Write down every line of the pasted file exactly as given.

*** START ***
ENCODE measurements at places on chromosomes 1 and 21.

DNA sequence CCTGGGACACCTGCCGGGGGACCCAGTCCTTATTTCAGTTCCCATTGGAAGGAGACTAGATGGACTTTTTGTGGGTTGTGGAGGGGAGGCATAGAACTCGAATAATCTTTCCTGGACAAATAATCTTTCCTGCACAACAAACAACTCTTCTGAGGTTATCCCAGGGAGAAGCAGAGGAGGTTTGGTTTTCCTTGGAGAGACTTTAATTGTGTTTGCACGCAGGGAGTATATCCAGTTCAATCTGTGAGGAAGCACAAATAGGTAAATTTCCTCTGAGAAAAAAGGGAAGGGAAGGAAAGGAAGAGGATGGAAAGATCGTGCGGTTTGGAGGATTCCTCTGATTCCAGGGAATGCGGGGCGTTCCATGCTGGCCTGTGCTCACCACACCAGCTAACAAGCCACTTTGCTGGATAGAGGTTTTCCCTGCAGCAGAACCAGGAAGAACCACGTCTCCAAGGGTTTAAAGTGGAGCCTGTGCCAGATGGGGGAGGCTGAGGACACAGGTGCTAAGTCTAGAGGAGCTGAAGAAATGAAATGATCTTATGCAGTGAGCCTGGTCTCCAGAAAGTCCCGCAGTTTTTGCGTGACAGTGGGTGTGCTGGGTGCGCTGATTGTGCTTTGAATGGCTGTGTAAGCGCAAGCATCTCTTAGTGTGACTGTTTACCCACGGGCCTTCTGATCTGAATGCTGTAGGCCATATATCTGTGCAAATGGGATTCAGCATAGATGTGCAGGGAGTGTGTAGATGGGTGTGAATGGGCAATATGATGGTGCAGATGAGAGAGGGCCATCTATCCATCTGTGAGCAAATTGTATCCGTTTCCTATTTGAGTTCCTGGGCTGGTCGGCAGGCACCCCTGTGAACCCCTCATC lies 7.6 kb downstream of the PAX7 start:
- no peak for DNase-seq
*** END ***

ENCODE measurements at places on chromosomes 1 and 21.

DNA sequence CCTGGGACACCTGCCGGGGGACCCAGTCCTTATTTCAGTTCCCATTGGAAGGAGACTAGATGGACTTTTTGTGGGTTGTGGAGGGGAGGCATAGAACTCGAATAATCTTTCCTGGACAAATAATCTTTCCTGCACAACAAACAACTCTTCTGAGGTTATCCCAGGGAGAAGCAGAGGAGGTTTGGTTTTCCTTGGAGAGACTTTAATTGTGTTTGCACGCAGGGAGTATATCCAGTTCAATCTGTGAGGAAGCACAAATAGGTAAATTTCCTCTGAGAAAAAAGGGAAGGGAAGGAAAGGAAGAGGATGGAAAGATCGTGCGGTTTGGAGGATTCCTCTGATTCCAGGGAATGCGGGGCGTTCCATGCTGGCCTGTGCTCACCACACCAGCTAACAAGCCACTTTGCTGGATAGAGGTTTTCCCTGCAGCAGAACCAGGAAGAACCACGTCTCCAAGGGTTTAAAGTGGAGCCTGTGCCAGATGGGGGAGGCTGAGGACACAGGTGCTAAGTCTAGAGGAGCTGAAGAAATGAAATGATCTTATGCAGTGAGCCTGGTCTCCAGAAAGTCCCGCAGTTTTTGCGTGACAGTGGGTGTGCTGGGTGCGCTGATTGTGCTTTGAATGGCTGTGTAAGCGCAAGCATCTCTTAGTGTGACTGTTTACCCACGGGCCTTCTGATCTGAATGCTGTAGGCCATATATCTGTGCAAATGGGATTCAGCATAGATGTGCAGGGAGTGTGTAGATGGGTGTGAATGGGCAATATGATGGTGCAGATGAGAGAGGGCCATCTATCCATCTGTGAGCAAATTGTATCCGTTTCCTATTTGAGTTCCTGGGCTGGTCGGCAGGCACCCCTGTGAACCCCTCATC lies 7.6 kb downstream of the PAX7 start:
- no peak for DNase-seq